A visible show of support from Her Royal Highness Honourable Salote Lupepau’u Tuita Taione (Tongan Royal family), contrasted with open protests from anti-gay factions as LGBTQI organised groups convened the Pacific LGBTQI Human Rights Conference in May this year. Co-organized by the Pacific Sexual Diversity Network (PSDN), Diverse Voices for Action and Equality (DIVA) and ARC International (ARC), the conference was hosted by the Tonga Leiti Association (TLA) in Nuku’alofa, Tonga.
A report on the conference, “Our Voices, our Communities, our Rights: Advancing Human Rights related to Sexual Orientation, Gender Identity & Expression in the Pacific” is now available online.
Attended by 96 people, including participants from 12 different Pacific Island Countries and Territories (PICTs), the conference objectives include connecting people and LGBTQI organised groups across the Pacific region and educating activists about international human rights law, recent international developments and agreed principles such as the Yogyakarta Principles.
Through panel presentations, discussions and plenaries, the Pacific LGBTQI Human Rights Conference saw a significant LGBTQI dialogue on Pacific society, culture and tradition. The sessions explored topics that includes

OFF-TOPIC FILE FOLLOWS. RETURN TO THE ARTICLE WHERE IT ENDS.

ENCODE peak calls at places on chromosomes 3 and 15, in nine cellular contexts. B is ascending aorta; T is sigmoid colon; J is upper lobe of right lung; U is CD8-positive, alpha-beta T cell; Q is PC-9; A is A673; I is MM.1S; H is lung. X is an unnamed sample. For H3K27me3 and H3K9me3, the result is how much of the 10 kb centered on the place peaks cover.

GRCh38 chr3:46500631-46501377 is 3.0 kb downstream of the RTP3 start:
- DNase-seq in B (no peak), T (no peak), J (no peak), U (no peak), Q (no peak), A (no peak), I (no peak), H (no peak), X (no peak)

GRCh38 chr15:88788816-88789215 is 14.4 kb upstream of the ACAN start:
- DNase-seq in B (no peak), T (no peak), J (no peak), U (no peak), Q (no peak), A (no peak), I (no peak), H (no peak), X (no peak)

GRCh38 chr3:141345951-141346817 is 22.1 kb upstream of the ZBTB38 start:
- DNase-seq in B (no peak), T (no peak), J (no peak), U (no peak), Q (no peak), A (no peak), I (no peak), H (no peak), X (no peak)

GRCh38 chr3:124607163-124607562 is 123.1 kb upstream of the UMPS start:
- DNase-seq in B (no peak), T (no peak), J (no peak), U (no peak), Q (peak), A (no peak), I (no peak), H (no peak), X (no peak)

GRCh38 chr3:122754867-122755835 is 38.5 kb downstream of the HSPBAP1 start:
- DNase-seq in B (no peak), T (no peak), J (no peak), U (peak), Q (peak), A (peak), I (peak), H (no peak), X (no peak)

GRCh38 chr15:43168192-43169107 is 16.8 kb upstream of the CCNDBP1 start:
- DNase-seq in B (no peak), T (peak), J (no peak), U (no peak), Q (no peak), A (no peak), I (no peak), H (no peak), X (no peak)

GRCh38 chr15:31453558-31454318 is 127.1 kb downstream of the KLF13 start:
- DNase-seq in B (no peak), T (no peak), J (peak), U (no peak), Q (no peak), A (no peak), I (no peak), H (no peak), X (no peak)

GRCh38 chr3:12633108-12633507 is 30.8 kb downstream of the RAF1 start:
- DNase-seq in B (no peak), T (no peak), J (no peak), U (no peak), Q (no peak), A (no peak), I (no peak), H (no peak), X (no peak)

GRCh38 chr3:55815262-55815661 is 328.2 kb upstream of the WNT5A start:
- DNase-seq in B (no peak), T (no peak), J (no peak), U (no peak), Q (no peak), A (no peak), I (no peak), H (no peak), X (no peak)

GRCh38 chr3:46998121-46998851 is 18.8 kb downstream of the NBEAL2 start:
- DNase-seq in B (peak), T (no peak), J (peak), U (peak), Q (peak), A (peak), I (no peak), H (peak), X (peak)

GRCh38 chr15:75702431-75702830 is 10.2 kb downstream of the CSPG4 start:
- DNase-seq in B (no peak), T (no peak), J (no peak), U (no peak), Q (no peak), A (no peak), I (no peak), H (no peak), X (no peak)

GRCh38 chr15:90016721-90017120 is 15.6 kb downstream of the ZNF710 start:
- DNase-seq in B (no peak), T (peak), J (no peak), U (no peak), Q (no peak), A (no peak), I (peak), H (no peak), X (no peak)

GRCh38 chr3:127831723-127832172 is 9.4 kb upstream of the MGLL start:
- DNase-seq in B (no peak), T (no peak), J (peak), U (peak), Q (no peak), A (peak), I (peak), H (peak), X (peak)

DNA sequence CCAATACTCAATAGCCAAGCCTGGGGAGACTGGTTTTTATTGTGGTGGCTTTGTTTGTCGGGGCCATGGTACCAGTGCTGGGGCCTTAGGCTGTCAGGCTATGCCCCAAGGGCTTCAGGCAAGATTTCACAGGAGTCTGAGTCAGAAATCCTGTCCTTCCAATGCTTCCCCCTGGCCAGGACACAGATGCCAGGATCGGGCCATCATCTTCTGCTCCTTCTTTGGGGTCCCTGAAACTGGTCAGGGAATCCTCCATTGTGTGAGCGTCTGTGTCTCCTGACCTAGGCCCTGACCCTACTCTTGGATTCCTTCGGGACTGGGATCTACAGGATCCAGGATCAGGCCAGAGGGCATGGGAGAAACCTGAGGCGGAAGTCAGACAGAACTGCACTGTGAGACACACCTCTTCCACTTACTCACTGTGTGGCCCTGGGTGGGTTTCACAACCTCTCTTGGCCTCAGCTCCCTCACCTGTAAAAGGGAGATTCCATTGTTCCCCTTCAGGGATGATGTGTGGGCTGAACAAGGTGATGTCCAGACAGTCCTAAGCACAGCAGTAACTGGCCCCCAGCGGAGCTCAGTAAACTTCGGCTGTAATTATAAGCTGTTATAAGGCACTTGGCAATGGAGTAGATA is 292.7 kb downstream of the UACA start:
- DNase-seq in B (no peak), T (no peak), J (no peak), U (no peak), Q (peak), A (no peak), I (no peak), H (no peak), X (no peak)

- SOGIE invisibility, discrimination, and advancing positive changes in law and in practice;
- Ethics, Spirituality, Religion: Sharing Pacific LGBTQI personal, group and national experiences
- Human Rights, Sexual Rights and Development: Engaging Regional and International Mechanisms
- Health and Wellbeing in the Pacific
The report documents the extensive discussion and the recommendations coming out of the sessions under several general headings of health, youth, security, movement building, monitoring and research. Read more in-depth analysis of the discussion here.
There was strong exhortation to groups in the region to develop strong and holistic positions on health and wellbeing that includes language on sexual and reproductive rights and health and the environment and foster youth leadership positions within their organisations.
Delegates identified the need to address the lack of proper sex education and bullying in schools, to monitor human rights abuses towards LGBTQI in the region and to sensitise police about LGBTQI and SOGI human rights as an immediate priority.
It is vital, delegates asserted, to have Pacific-focused and led dialogue about local LGBTQI human rights abuses and discrimination and produce region-specific research.
Read the full recommendations of the Pacific Regional Human Rights Conference 2015 here.